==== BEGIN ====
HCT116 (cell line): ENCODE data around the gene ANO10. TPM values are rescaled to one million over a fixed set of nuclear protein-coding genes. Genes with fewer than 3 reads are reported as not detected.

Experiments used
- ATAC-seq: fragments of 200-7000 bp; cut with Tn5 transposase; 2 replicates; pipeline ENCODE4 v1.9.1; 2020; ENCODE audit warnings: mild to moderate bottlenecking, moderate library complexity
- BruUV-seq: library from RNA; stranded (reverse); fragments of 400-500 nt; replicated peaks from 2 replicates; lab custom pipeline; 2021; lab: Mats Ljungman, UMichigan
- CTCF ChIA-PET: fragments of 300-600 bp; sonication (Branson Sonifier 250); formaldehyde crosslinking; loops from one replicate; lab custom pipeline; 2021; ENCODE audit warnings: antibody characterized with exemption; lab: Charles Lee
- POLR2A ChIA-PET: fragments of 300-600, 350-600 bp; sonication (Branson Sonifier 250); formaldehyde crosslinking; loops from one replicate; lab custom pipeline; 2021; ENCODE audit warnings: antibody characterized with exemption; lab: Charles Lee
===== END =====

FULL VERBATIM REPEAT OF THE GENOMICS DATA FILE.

HCT116 (cell line): ENCODE data around the gene ANO10. TPM values are rescaled to one million over a fixed set of nuclear protein-coding genes. Genes with fewer than 3 reads are reported as not detected.

Experiments used
- ATAC-seq: fragments of 200-7000 bp; cut with Tn5 transposase; 2 replicates; pipeline ENCODE4 v1.9.1; 2020; ENCODE audit warnings: mild to moderate bottlenecking, moderate library complexity
- BruUV-seq: library from RNA; stranded (reverse); fragments of 400-500 nt; replicated peaks from 2 replicates; lab custom pipeline; 2021; lab: Mats Ljungman, UMichigan
- CTCF ChIA-PET: fragments of 300-600 bp; sonication (Branson Sonifier 250); formaldehyde crosslinking; loops from one replicate; lab custom pipeline; 2021; ENCODE audit warnings: antibody characterized with exemption; lab: Charles Lee
- POLR2A ChIA-PET: fragments of 300-600, 350-600 bp; sonication (Branson Sonifier 250); formaldehyde crosslinking; loops from one replicate; lab custom pipeline; 2021; ENCODE audit warnings: antibody characterized with exemption; lab: Charles Lee